At the time, audiences perceived the film as merely another directionless Sandler comedy, so idiotic that it could cause heart defects in unborn children. But with Grown Ups, Sandler had upended the "vomedy" genre (pioneered by Sex and the City and perfected by Entourage) of awful people making their outrageous adventures boring.
Nowhere was this better proven than in Grown Ups 4: Movin' 2 Da Streetz (tag line: It's ON now!), when the actor unzips his fly (exposing a comically misshapen penis), sneers into the camera, "This is what you want, America, you cheap slut?" and urinates on the lens for an impressive 110 seconds. If one didn't know how subversive this humor was, one could easily mistake it for a man too rich to make an effort.
Like all great creators, Sandler worked with his preferred stable of talent, but at times their light was diminished in the glare of his achievements. As such, colleagues like Rob Schneider came off as talentless hacks with an undeserved sense of their own ability.
That douche was an anti-vaxxer, so, historically speaking: Fuck him in the face with the smallpox-infected arm of a dead baby.
Perhaps the best example of this was director Dennis Dugan, whom Sandler once pledged never to quit on, "No matter how wretched and insensate our films become." Their partnership concluded in 2017 with a trilogy of feature films set in Bora Bora that featured Sandler rubbing Vaseline on a bound and gagged Alice Eve's ears.
Critics praised Eve's "startlingly realistic" terror, but theaters rejected the avant-garde comedy for a scene in which Sandler accidentally crucifies a gay couple. These days, of course, all citizens can use the Overmind to view the film through Sandler's eyes and see its nuanced genius. Eve's character is all of us, and the comedian is our species' history of genocide.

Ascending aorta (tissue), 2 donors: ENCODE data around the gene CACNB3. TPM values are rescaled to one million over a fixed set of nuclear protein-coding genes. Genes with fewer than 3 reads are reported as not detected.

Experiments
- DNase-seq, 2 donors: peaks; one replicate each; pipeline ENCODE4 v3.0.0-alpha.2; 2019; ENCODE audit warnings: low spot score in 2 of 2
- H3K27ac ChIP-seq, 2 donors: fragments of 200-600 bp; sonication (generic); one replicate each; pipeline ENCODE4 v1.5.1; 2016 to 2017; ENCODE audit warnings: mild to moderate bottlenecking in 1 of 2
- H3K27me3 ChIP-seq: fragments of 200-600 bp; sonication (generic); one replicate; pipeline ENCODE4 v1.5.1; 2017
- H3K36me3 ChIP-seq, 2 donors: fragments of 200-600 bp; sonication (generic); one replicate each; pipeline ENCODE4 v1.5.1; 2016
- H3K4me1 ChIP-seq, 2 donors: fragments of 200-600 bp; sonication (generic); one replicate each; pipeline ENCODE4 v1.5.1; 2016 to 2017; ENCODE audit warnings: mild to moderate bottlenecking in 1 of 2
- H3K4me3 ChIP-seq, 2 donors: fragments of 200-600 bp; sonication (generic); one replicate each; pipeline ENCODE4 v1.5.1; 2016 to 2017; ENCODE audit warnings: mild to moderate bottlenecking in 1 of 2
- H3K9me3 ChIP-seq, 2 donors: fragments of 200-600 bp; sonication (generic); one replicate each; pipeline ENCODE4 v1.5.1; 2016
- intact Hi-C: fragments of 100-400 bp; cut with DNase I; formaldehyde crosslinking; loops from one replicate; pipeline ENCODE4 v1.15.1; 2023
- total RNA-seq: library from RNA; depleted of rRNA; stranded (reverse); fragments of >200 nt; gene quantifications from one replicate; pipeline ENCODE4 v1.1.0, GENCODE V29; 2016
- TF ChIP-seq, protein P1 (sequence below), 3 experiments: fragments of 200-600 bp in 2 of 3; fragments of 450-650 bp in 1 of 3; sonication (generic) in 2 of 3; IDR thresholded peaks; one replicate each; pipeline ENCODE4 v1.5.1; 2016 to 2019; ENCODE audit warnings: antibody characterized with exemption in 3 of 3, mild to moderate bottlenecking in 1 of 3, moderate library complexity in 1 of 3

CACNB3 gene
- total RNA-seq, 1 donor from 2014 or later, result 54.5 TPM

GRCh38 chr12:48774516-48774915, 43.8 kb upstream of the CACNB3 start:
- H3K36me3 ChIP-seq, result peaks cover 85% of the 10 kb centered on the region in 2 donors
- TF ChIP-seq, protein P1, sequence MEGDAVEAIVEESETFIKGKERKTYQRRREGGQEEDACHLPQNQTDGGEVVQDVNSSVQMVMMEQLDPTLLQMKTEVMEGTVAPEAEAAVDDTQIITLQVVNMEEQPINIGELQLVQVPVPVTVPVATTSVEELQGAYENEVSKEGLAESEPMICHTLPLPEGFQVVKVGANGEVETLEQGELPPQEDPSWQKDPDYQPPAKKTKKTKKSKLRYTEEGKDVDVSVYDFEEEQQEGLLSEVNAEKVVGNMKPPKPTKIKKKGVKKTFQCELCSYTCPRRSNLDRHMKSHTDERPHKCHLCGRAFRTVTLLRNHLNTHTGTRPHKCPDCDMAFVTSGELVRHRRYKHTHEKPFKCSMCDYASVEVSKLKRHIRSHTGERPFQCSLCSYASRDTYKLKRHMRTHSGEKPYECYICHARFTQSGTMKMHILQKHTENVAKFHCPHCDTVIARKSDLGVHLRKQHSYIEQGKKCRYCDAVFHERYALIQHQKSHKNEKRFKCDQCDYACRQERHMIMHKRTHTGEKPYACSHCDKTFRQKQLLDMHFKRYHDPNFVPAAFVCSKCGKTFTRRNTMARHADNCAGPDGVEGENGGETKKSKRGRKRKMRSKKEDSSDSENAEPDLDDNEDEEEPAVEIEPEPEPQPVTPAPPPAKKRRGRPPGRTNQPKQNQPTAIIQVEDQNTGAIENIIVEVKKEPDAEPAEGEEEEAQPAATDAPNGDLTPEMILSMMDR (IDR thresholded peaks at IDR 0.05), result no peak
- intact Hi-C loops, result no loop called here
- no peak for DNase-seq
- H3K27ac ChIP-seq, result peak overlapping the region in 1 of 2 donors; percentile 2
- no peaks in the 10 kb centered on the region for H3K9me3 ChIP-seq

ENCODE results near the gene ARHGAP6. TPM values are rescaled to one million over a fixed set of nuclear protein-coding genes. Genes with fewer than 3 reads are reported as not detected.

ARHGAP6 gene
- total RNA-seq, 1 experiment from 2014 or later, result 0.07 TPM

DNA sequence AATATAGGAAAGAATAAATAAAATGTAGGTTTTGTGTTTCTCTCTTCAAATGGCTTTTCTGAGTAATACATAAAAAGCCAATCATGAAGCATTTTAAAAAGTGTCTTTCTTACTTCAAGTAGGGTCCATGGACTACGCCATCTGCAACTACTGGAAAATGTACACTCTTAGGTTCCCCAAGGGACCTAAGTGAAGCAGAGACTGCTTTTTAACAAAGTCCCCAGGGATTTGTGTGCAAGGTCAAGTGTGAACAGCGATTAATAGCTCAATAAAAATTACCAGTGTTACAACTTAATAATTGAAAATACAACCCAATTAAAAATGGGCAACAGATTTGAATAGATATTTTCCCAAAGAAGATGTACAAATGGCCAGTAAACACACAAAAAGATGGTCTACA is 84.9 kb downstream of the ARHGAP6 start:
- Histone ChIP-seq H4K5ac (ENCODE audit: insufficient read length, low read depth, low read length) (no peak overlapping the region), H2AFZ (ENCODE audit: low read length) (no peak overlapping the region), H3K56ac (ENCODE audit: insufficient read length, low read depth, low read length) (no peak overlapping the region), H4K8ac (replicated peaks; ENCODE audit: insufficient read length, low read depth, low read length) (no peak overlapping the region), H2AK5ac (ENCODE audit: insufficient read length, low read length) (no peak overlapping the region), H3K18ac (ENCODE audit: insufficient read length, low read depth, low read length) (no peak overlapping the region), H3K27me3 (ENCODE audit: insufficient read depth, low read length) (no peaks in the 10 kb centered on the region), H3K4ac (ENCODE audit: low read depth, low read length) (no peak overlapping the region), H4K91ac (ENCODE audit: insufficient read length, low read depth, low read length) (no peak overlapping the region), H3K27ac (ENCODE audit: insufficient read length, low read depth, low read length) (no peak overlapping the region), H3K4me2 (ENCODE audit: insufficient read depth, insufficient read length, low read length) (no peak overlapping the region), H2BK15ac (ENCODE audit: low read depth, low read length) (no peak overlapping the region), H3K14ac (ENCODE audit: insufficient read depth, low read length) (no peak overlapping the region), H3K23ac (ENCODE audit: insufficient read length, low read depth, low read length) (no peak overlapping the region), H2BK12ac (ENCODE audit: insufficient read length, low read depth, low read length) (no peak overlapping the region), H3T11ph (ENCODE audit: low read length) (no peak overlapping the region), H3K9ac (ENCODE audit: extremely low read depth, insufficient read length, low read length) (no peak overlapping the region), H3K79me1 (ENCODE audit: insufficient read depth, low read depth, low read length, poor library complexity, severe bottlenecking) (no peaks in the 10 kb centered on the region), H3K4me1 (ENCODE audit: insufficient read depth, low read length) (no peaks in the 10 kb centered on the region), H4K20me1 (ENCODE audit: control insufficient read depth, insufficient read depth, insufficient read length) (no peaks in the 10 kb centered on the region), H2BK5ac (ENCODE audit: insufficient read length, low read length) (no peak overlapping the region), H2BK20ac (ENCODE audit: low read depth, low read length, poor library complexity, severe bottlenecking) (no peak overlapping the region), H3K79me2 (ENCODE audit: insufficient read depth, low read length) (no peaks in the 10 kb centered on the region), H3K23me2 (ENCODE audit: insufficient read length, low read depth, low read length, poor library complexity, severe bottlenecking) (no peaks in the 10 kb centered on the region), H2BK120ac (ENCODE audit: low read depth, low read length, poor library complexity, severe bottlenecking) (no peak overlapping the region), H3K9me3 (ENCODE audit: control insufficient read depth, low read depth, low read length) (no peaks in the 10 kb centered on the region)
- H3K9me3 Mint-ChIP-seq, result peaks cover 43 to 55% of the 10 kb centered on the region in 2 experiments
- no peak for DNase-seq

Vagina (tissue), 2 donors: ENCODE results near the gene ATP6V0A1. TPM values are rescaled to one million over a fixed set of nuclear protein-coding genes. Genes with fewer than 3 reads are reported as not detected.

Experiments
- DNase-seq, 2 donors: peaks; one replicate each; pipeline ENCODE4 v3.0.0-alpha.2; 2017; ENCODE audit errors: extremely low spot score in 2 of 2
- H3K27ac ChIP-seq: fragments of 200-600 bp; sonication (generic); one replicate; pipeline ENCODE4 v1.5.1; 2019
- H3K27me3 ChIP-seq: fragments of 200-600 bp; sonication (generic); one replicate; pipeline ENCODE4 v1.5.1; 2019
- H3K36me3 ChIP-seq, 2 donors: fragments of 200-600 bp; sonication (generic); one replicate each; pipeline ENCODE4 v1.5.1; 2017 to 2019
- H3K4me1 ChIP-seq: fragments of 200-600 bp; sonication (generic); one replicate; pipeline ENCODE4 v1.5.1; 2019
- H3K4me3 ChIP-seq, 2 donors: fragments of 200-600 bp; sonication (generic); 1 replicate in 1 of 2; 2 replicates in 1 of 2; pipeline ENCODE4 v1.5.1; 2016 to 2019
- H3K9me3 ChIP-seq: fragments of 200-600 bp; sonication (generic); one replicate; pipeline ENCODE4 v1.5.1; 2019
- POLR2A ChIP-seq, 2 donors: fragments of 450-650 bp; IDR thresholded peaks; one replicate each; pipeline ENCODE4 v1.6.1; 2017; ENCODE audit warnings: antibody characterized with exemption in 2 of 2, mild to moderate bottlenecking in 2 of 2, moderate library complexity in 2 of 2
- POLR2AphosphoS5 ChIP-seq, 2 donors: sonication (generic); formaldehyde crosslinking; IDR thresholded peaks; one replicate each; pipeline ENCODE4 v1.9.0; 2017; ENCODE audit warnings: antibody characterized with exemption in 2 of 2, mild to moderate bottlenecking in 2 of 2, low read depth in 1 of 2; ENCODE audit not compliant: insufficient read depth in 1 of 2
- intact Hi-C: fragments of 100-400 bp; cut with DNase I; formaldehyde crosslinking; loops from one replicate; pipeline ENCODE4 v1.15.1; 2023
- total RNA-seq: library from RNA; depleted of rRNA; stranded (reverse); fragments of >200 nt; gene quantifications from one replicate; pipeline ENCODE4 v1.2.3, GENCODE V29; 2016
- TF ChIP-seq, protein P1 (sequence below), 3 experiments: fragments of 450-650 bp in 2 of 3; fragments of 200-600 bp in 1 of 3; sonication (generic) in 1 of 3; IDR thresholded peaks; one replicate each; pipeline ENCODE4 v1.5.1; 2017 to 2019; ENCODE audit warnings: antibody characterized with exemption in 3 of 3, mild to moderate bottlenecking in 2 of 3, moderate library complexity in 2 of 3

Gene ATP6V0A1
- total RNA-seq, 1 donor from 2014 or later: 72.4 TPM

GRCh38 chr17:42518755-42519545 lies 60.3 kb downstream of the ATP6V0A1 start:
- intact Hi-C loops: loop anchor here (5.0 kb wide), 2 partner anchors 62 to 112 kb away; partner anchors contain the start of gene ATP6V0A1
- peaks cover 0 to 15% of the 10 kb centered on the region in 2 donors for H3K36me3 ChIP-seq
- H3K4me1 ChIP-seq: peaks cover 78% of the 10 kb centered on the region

Dugan died of septic shock in 2019 after being bitten by a child with a potty mouth. Sandler was devastated by the loss, refusing to speak in a high-pitched voice or take a slapstick shot to the nuts for an entire year.
A Confederacy of Dunces (2028)
Sandler's first book adaptation moved the picaresque novel from New Orleans to Aruba while merging most of the book's eclectic characters into a stoner played by Kevin Nealon. The bulk of the film is simply Sandler singing "The Hot Dog Song" through a perpetual belch. Keen-eyed viewers can spot the Waterboy in several scenes, urinating on important cultural artifacts.
As proven in the comedy(?) Click, time is more valuable than money. After achieving financial success, the legendary comedian never wasted time devising a funny script or compelling characters. It was far cheaper to swallow the costs of filming a major motion picture without chewing, since they would recoup themselves regardless. Defenders argued that lots of people like lazy comedies, so what was the harm? Apart from all the children that money could have fed.
The nadir of his ambition was when he teamed up with Guy Fieri to create a Grown Ups-themed chili. If ever there was a dinner recipe lazy enough to be worthy of the Grown Ups theme, it is chili. Chili is what happens when a cow falls asleep in an onion patch on the hottest day of the year. Like the Grown Ups series itself, it is enjoyed best if one simply leaves the room and lets it stew in its own juices for four hours. Both will end in a massive pile of crap.